He tried to mask his utter shock by laughing, almost hysterically. This shook my confidence. I had never given serious consideration to any outcome other than complete surrender and compliance from M.F. I realized at that moment that it was possible he would continue to hold firm and persist in refusing payment. That look on his face told me to either commit to go all the way or I might as well turn around and go home right then and there. As I pondered the sanity of our commitment, my husband pointed out that the drivers of the cars had started to react. People were beginning to smile, give an occasional thumbs-up, wave here and there, and, of all things, they started honking their horns every now and then as they drove by. This was my sign. The commitment was etched in stone. I would be there until this M.F. paid or closed his doors. And at this point, I really didn’t care which.

We stayed the entire first day. M.F. had six customers. All of them drove right past us, except one car that entered from the opposite direction. My hopes that no one would go into the business were dashed. However, I did notice that six customers seemed to be a lot less than we had observed previously. We determined to count the cars on Tuesday. M.F. never said anything to us. Passersby were very curious about us. We often had five or six people gather at once to inquire why we were there. We even had people stop and say that M.F. had ripped them off, too.

At the end of the first day, one of M.F.’s customers came over to talk to us as he returned to pick up his car. He left to retrieve his car. A few minutes later, we noticed he became agitated and was engaged in a rather heated conversation with M.F. When he left, he stopped and handed us his card, saying that if we decided to file a class action, he would like to become a part of the class. Apparently, his car was damaged while in M.F.’s care.

The next morning, I went alone to picket. M.F. had one customer. A car was already there when I arrived at 7:00 a.m. More passersby stopped. More drivers waved. Lots of drivers honked their horns. By 9:00 nearly every third car honked its horn. M.F. called the police.

Three police cars pulled up. One double-parked next to the first car to arrive, blocking the flow of traffic. Still holding my sign so that passing cars could read it, I was told by the police that M.F. called because I was illegally picketing. I politely told the police officer that as he could observe, I was not trespassing, nor was I molesting M.F.’s customers, or disturbing the peace. I was only exercising my First Amendment right to free speech. The police officer smiled, turned around,-and went into M.F.’s shop. He returned a few minutes later, told me that he had given M.F. a brief rundown on the Constitution, and told me to have fun. He also told me to be careful because M.F. was not a happy camper. He assured me that the police patrolled the area frequently because of the crack sales across the street and they would be in the vicinity. Oh, joy supreme, I have M.F. in there pissed to the-highest pisstivity and a bunch of people sprung on crack right across the street. Maybe this was not the best idea I ever came up with. Maybe I should go home and forget the whole thing. Then I realized that M.F. would never have called the police if the picketing was having no effect on his business.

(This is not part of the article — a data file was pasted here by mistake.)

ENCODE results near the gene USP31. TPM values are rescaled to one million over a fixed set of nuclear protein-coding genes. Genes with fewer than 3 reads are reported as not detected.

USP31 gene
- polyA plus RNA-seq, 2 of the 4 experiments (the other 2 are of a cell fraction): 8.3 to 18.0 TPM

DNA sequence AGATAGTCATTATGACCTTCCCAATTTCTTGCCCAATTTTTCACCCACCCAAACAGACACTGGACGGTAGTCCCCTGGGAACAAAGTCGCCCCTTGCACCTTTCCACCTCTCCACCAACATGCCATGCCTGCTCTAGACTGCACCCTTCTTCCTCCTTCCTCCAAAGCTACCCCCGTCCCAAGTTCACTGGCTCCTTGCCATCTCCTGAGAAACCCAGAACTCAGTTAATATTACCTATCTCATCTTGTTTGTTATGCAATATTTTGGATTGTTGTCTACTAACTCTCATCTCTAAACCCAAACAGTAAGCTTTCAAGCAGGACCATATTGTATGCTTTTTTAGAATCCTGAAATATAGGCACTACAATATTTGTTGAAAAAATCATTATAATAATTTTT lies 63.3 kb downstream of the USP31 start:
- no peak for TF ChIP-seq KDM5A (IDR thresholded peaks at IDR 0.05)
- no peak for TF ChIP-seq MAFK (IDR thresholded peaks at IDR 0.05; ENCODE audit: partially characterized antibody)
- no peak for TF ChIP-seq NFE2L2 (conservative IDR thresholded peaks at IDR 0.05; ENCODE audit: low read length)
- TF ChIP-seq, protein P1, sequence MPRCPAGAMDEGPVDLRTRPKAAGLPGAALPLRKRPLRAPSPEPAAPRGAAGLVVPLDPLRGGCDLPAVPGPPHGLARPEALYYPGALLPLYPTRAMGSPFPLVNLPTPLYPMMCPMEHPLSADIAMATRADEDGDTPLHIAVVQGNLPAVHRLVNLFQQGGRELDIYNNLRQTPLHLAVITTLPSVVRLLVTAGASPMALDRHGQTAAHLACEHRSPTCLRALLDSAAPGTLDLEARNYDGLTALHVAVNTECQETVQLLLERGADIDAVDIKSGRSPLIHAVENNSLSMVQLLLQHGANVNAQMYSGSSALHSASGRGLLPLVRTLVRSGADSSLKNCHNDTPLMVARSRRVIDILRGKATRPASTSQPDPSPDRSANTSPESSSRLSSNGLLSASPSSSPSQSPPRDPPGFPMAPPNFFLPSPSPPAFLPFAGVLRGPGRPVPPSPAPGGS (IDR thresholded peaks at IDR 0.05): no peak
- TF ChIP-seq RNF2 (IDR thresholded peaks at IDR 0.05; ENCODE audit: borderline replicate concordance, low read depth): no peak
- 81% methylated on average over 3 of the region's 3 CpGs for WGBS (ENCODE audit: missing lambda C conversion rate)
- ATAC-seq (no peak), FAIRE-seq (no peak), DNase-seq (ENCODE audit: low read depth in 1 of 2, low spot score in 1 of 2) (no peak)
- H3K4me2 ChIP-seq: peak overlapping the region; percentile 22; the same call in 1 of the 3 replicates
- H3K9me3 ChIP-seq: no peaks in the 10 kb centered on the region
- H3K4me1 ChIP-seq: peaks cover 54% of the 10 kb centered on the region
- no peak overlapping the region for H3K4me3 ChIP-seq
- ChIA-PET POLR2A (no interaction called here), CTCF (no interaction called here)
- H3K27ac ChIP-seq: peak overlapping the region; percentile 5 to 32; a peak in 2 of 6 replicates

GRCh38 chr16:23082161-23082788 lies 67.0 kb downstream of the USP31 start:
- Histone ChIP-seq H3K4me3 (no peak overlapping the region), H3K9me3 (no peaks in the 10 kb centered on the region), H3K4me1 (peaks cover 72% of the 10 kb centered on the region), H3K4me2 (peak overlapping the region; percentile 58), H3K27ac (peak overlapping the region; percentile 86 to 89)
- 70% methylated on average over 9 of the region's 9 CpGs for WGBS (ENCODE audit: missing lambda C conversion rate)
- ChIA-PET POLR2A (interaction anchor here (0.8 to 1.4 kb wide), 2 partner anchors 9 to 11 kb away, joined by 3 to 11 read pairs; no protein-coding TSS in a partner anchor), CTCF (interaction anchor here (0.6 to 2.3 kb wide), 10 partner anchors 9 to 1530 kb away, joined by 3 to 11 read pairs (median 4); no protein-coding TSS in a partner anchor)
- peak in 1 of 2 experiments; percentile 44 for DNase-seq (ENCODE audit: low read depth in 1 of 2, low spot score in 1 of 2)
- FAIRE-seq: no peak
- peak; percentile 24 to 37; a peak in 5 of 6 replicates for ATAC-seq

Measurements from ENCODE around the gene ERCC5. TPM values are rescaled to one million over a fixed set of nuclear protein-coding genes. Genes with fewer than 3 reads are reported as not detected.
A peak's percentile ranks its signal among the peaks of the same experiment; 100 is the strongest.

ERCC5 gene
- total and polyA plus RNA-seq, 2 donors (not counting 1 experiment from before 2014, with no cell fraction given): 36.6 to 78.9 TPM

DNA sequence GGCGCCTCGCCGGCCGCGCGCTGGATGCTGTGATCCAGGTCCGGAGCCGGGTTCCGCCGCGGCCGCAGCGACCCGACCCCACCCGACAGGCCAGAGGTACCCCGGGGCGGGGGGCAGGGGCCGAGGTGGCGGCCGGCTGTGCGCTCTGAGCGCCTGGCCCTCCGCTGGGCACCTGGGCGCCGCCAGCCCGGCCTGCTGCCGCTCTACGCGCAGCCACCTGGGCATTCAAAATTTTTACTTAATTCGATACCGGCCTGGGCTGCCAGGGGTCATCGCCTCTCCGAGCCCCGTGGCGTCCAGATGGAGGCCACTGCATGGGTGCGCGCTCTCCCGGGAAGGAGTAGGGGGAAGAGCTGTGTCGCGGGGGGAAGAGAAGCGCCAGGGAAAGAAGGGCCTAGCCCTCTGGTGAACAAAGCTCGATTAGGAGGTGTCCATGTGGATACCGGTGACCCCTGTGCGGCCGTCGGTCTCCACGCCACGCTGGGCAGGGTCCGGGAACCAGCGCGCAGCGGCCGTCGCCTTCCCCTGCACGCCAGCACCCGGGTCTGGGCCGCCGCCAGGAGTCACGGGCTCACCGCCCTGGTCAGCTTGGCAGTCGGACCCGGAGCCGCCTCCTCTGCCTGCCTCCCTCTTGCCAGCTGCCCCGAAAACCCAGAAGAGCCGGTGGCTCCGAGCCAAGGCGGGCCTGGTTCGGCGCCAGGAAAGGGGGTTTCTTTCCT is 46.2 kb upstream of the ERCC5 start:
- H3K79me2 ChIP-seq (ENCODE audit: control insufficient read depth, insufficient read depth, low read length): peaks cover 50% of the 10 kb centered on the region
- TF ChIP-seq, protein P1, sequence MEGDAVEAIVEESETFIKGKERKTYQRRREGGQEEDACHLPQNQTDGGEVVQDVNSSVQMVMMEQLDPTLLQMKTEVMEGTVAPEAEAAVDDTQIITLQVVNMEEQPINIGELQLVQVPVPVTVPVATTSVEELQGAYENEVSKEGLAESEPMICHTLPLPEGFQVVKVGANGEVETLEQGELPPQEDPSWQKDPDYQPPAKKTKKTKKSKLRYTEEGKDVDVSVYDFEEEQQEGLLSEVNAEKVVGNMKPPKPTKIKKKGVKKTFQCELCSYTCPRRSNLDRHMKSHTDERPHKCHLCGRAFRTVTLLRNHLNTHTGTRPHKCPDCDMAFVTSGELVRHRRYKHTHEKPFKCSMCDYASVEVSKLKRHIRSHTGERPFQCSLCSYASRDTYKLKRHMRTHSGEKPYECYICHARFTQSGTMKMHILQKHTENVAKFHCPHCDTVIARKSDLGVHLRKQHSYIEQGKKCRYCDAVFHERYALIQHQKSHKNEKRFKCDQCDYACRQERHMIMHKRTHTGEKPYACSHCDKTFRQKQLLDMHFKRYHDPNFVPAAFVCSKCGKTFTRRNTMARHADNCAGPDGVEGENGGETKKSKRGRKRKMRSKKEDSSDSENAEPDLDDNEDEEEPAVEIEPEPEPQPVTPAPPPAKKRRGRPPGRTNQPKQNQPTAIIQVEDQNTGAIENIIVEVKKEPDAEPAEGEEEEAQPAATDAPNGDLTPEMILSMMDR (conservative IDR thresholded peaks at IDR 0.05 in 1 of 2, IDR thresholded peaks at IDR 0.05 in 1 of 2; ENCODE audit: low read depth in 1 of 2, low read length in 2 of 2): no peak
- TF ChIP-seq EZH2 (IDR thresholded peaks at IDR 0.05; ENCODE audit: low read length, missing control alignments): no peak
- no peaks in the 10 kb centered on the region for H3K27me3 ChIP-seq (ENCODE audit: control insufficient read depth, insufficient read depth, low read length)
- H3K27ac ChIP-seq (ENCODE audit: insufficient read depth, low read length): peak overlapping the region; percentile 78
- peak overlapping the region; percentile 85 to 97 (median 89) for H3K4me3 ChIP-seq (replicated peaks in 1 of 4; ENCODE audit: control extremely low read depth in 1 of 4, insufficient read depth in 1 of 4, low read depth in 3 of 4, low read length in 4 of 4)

Now, if you have been paying attention, you will recall I said I would call the Internal Revenue Service if Mr. M.F. did not pay me my money on the very first day I was out there. Well, true to my word, I did. Upon completion of my morning picket on Tuesday, I left to call the IRS. I reported that he claimed business deductions for a business registered to another, that he claimed the mortgage

deductions, taxes, etc. on the house that was deeded to someone else. I provided other identifying information to substantiate my claim. I also reported the relatives who received these “gifts” without paying the tax obligations and failure to file. My interesting aside to anyone who wants to “assist” karma, the IRS pays rewards to citizens who provide information that leads to the collection of taxes from people or companies who are trying to rip off the government. The payments can be quite lucrative. In my case, in excess of ten times the amount of the judgment.

Wednesday, M.F. had zero customers.

Thursday, M.F. had zero customers.

Friday, M.F. had zero customers.

Saturday from 8:00 to 2:00, M.F. had three customers.

Monday, no customers. Tuesday, three customers. Wednesday, no customers.

Thursday, M.F. came out to talk to me. He asked me to stop picketing and call his insurance company, as they were just dying to give me the money he owed me. As soon as they talked to me, he would issue me a check. I told him that I couldn’t leave and call right then since I was busy picketing. He offered to let me use his telephone. I didn’t feel this was such a good idea since I was alone and no one could see his phone from the street, leaving me in his shop, at his mercy, and he was pissed.... No, I don’t think so.

He then offered me 20 cents to use the pay phone on the corner. I had to turn this generous offer down also, since there was a construction crew in the middle of the next block running a jack hammer and I wouldn’t be able to hear. I did, however, assure him that when I wasn’t busy picketing, and if I got home early enough in the evening (before they closed), I would call them. I also suggested that if they were so anxious to pay me, that maybe they should just drop off a check. They shouldn’t have too much problem finding me. I was the one in front of his business carrying the picket sign. I also suggested that perhaps it would be a plan for him to just pay me, then get his insurance company to reimburse him, since they were so anxious to issue me a check. He didn’t find either of those suggestions acceptable.